BY Olivia Harrison
on Aug 17, 2015
This past Friday, a major uproar was caused by an opinion piece posted on AL.com about a sorority recruitment video made by the University of Alabama’s Alpha Phi. Spoiler alert: the opinion in this opinion piece was not a positive one. The writer of the piece, A.L. Bailey called the video, “all so racially and aesthetically homogeneous and forced, so hyper-feminine, so reductive and objectifying, so Stepford Wives: College Edition. Read More
BY Emma Tilden
on Aug 11, 2014
American Apparel doesn’t exactly have a good rep in many feminist circles—its notoriously sexist advertisements (and predatory founder) have definitely made me a little weary of buying my clothes there.
The company has lowered itself to our expectations once again this week with the U.K. launch of its racy “School Days” campaign, which features young women posing provocatively (the usual) in various school settings (not quite the usual). Read More
BY Claire Filipek
on Apr 23, 2014
Australian rapper Iggy Azalea, who notoriously has one of the most talked about lady-butts on the Internet, has to tone-down her fan interaction due to pervy finger-banging attempts. Azalea released her debut album The New Classic yesterday and appeared on the Hot 97 morning show to promote it. The bros of the show were evidently more interested in her behavior in the bedroom then her music… but that’s another story.
Azalea revealed that she had to stop crowd surfing because people of multiple attempts of sexual assault, and she is so not okay with it. Read More
Warning: This post may not be safe for work.
Online dating and matchmaking apps, though helpful for many, are unfortunately a breeding ground for harassment. Shielded by a computer and a username, people are often emboldened to say some pretty degrading things, and sexual interest is converted into straight-out internet malice. Improper sentences (both in structure and in content) like “Bet your tight” are tossed out into the viral stratosphere, without any consideration for the target. Read More
Barbie has made headlines that lately; as we continue to push toy companies towards a doll that includes more diverse body types, ethnicities, careers, and lifestyles, some groundbreaking artists have reworked and re-appropriated the toy to challenge expectations and sexist assumptions. My personal favorite of these artists, Margaux Lange, shared a recent Barbie tidbit with her social media network this morning: the doll is going to be featured in the Sports Illustrated Swimsuit Issue. Read More
The performance artist Nate Hill is known for his groundbreaking work on race in contemporary culture, examining the idolization of white women as ideals of beauty and femininity. In one recent project, he sold milk gargled by college-educated white women. In another, he donned white face. His new project “Trophy Scarves” might be his most controversial yet. In an attempt to shed light on the way men in power look at race and women, he invites white women over Craigslist to sit for nude photos posed as scarves draped around his neck. Read More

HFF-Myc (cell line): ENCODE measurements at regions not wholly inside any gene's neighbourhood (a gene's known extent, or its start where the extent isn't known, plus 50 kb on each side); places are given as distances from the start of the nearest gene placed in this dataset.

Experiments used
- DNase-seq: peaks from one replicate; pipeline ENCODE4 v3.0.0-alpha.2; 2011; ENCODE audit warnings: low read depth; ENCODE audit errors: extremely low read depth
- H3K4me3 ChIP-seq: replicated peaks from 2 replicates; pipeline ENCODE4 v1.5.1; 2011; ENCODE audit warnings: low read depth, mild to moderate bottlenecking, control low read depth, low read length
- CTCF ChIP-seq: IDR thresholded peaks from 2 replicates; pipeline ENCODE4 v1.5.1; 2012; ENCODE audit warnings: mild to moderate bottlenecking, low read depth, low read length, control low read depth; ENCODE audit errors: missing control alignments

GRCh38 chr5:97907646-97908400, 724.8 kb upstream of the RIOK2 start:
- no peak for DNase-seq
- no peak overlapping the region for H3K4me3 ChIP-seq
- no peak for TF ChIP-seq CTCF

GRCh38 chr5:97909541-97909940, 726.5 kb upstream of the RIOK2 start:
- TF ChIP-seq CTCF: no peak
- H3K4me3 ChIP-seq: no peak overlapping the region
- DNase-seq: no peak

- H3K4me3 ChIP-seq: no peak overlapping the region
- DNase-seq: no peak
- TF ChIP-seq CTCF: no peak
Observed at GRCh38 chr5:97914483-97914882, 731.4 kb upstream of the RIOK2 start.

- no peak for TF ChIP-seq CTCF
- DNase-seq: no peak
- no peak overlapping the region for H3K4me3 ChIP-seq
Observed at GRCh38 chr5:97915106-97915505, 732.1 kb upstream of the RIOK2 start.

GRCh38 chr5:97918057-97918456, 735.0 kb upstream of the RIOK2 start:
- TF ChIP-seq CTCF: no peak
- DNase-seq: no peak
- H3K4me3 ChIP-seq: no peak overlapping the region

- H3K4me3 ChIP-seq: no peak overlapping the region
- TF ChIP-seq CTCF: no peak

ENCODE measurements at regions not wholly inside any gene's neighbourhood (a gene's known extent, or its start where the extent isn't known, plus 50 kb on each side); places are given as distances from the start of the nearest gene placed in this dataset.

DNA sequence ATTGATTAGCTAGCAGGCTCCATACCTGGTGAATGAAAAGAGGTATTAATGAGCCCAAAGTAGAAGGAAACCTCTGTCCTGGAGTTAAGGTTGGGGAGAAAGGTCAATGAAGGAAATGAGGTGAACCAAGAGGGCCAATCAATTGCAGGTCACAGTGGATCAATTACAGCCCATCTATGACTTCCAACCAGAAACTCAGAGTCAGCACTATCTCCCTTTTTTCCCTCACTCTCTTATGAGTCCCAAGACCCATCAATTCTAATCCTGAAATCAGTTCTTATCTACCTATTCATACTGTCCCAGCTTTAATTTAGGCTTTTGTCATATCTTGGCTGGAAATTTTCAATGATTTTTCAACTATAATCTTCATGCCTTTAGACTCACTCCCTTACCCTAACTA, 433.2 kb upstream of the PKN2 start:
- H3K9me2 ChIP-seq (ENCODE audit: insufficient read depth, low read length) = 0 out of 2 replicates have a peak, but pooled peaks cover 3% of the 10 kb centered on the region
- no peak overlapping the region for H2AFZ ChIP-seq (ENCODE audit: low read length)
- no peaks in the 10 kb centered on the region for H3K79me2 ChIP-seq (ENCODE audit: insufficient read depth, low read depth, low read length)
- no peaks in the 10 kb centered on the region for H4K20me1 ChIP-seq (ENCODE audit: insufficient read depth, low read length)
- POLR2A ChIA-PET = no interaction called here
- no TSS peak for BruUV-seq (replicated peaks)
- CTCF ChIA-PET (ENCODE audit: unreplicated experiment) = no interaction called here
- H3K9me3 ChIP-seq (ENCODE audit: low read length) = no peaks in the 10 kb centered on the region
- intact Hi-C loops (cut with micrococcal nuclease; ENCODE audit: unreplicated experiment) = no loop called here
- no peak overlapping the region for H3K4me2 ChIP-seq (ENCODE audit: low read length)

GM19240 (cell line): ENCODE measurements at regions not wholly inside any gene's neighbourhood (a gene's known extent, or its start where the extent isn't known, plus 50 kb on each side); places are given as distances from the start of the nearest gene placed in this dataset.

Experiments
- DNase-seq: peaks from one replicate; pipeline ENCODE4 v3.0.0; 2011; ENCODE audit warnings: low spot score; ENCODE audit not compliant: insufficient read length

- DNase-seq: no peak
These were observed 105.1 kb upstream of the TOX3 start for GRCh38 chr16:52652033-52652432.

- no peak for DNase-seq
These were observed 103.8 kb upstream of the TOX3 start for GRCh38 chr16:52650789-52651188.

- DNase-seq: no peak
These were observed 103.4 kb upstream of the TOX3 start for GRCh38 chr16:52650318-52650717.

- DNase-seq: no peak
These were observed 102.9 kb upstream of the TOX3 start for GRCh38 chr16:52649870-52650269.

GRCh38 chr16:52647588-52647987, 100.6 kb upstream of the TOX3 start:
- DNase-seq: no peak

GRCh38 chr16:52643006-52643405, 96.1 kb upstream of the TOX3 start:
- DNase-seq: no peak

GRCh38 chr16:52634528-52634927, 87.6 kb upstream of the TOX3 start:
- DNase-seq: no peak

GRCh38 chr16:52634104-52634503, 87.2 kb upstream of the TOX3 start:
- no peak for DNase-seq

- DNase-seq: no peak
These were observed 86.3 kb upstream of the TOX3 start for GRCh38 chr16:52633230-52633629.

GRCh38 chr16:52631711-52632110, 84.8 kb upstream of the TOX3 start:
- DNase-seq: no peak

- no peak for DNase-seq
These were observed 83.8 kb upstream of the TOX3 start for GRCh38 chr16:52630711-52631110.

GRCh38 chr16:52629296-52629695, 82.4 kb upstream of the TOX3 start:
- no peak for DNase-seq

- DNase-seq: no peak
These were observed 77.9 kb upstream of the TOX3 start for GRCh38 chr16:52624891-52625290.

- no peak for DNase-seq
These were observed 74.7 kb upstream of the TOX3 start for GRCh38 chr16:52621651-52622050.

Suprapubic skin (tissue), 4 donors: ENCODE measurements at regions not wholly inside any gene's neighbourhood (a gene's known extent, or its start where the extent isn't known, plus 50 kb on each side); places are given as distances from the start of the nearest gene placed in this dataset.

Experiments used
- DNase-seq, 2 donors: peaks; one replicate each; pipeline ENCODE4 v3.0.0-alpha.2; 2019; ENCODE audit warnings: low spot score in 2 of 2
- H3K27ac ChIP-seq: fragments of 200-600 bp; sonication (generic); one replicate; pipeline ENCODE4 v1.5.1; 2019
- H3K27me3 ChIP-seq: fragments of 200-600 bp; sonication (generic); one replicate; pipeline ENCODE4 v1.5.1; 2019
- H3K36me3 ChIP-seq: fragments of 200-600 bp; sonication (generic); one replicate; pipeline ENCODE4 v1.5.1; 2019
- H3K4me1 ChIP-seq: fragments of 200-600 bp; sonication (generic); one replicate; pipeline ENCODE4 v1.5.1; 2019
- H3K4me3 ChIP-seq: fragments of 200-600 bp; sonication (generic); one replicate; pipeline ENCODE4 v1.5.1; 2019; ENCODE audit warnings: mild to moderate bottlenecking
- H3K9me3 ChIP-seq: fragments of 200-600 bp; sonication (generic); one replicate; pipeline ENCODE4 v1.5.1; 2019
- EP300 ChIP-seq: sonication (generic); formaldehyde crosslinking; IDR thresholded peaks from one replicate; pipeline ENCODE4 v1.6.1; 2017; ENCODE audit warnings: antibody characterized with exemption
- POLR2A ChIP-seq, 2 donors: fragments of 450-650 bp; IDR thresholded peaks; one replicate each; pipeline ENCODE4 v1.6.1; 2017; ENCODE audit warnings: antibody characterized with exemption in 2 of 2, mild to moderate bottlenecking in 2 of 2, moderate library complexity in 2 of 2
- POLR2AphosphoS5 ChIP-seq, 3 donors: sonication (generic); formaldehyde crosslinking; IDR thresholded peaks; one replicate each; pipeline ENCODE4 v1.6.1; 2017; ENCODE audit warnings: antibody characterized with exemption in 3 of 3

We hear it all the time: sex sells. And it’s true. As the art critic John Berger has suggested, advertisements are effective when they sell a fantasy: buy this product, and you will be envied by all. Women in both art and advertising are often posed for the male gaze; in other words, even if there’s a man in an ad photo, the woman is shown facing the consumer, promising to be just as attainable as the product she sells. Her body is symbolically up-for-grabs to anyone who can afford the wristwatch or cologne she markets. Read More
The internet is ablaze with fury after the release of an advertisement by ProgressiveNow Colorado and Colorado Consumer Health Initiative for ObamaCare. The ad features a woman beside a man; he holds her around the hips, and she holds a packet of birth control pills. Beneath the image reads, "OMG, he's hot! Let's hope he's as easy to get as this birth control. My health insurance covers the pill, which means all I have to worry about is getting him between the covers."
Critics find the ad “degrading to women. Read More
Okay, so I know a lot of gamers--of all genders-- who are sick and tired of seeing women sexualized in video games. Disturbingly, recent research has suggested that women are damaged by playing as over-sexualized avatars in games. So why does the industry continue to churn out female characters in barely-there outfits? Warface, an online shooter features female soldiers in skimpy, highly ineffective fighting attire. Read More
Katy Perry isn’t necessarily known for her modesty. On her candy-coated Teenage Dream cover, she posed naked amongst fluffy pink clouds. On occasion, she’s also been known to shoot whipped cream out of her bra. But the increase in female nudity in pop has her concerned.
In conversation with NPR’s Scott Simon, the singer said, “females in pop-- everybody’s getting naked [...] I’ve been naked before but I don’t feel like I have to always get naked to be noticed. Read More